Pirates or Saviours of the Coast?

The issue of sea piracy off the coast of Somalia cannot be viewed in the simplistic terms of a law-and-order problem

This article has been written by Andrew Mwangura (, Co-ordinator of the Seafarers’ Assistance Programme, Mombassa, Kenya

Somalia’s devastating civil war of 1991 pushed the country’s fisheries into a state of abrupt collapse, leading to the cessation of almost all fisheries activities. An estimated 2,000 people lost their jobs, and fishing communities are still struggling to recover from the crisis. Nonetheless, illegal fishing and the dumping of nuclear and other wastes from the industrialized world continue to pose environmental threats to the country.

Sophisticated factory-fishing vessels, designed for distant-water fishing, have arrived in Somali waters from countries thousands of miles away, whose fisheries resources have either been drastically overexploited or are strictly regulated. These vessels come in search of dolphinfish, grouper, emperor, tuna, mackerel, snapper, swordfish, shark, herring and other prized Indian Ocean fish species. The outlook of the owners of these vessels is short-term, and dictated by the resource limits of Somali waters. The most damaging outcome to the countryeconomically, environmentally and security-wiseis the massive illegal fishing that has, over the last 18 years, led to wanton poaching of Somalia’s marine resources.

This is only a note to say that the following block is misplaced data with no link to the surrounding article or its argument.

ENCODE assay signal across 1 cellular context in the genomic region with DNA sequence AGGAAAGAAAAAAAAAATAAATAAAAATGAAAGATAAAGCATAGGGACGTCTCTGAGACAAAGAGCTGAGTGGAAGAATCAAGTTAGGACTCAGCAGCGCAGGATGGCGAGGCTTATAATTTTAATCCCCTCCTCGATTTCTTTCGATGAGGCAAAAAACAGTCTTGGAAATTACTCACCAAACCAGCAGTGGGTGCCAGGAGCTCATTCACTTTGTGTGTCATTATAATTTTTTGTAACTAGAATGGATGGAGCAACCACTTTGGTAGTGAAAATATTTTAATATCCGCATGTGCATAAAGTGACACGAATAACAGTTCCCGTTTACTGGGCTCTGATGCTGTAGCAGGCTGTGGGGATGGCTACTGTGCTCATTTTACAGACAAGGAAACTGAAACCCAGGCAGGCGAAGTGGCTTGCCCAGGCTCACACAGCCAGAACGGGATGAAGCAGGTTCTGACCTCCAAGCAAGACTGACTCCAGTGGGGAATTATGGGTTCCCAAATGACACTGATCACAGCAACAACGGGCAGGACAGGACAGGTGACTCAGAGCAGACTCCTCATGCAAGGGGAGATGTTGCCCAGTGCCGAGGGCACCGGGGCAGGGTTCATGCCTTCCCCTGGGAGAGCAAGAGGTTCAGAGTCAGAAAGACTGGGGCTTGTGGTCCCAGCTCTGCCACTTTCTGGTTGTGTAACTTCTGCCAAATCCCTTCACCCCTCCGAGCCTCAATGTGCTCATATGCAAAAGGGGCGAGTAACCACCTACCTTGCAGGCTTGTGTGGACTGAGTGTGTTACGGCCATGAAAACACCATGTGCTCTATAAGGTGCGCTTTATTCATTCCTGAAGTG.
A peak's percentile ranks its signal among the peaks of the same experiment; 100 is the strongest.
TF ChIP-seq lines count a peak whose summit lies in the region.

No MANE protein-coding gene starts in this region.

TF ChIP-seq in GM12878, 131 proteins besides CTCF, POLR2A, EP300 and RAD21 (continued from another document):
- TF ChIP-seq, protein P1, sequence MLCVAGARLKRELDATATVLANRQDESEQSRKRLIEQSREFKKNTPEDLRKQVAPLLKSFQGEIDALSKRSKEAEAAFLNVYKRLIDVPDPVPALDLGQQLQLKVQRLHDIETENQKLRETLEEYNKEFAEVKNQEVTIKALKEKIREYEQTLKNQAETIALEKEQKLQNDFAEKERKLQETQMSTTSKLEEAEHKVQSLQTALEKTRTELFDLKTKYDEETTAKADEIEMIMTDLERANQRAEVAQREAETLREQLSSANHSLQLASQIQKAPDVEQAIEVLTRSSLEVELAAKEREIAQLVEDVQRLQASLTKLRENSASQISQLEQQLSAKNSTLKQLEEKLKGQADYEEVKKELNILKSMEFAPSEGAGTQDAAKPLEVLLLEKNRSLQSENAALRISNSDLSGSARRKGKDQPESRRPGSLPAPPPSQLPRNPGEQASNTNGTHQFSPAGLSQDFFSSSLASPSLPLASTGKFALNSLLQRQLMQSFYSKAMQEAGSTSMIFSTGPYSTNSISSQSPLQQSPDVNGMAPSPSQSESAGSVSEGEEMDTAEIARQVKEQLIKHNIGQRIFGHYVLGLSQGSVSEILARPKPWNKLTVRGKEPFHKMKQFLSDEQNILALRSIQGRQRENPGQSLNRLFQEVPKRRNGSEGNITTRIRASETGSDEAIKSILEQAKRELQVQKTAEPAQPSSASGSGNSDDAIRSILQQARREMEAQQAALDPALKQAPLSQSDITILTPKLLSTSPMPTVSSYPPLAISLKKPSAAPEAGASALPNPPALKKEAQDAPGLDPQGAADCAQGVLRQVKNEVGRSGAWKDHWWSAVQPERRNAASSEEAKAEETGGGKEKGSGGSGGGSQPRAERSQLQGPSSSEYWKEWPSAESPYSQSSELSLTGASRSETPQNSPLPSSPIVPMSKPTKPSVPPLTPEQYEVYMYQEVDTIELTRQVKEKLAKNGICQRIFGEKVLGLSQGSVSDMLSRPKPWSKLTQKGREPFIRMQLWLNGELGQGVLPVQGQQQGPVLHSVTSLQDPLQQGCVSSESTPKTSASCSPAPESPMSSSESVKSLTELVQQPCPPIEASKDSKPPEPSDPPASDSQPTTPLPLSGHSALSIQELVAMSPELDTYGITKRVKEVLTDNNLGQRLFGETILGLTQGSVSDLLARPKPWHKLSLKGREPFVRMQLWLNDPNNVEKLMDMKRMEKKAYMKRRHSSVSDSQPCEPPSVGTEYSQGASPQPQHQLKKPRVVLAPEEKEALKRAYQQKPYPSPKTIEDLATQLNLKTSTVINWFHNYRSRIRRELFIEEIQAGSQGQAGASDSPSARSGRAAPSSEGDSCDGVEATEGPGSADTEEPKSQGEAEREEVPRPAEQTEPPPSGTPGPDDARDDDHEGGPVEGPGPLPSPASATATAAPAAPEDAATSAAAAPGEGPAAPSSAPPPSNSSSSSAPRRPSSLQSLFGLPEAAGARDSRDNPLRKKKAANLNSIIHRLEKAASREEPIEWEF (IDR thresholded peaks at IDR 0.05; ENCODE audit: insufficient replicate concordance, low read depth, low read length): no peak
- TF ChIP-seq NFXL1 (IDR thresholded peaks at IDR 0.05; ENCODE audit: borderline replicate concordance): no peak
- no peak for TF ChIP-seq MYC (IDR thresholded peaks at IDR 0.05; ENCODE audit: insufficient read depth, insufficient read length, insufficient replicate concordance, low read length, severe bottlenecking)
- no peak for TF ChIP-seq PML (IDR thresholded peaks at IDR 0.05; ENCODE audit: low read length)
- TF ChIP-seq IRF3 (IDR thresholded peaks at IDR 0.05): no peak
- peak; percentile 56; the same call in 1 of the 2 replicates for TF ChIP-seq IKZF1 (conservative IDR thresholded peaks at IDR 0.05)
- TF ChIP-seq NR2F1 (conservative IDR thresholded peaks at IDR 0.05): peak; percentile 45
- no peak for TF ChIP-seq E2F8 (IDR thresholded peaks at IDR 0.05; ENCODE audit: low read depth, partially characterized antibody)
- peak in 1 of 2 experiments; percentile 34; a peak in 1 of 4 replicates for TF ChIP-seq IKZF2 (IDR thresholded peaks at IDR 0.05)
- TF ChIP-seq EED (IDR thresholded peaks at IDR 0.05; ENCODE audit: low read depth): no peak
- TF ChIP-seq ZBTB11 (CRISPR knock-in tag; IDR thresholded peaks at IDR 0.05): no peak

Controversial United Nations (UN) Resolutions, the pressure of large economic powers and media reports all continue to condemn the hijackings of merchant ships by Somali pirates in the Indian Ocean and the Gulf of Aden. The European Union (EU), Russia, Japan, India, Egypt and Yemen are all part of this anti-piracy campaign.

If the international responses to the piracy menace were balanced and fair, it would have been easy to justify these condemnations. Why is illegal, unreported and unregulated (IUU) fishing in Somali waters ignored? Why do the UN Resolutions, the North Atlantic Treaty Organization (NATO) Orders and EU Decrees to invade the Somali seas fail to include provisions for the protection of Somali marine resources from IUU fishing? Not only is illegal fishing being disregarded but the poachers are also being encouraged to continue their looting, as none of the current Resolutions, Orders and Decrees deal with the IUU fishing that continues unabated on the Somali coast.

Unsustainable pressure

IUU fishing is a serious global problem. The worldwide value of IUU catches is estimated at between US$4 bn and US$9 bn, a large part of which comes from Sub-Saharan Africa, particularly Somalia. IUU fishing does not respect national boundaries or sovereignty; it puts unsustainable pressure on fish stocks, marine life and habitats; it undermines labour standards, and distorts markets. IUU fishing is detrimental to the larger marine ecosystem because it flouts rules designed to protect it, including those that place restrictions on harvesting juveniles, that make provisions for closed spawning grounds, and modifying gear to minimize by-catch on non-target species. In so doing, IUU fishing robs some of the world’s poorest people of an invaluable and affordable source of protein, and ruins the livelihoods of legitimate fishermen. Incursions by trawlers into the inshore areas reserved for artisanal fishing can result in collisions with local fishing vessels, destruction of fishing gear, and deaths of fishermen.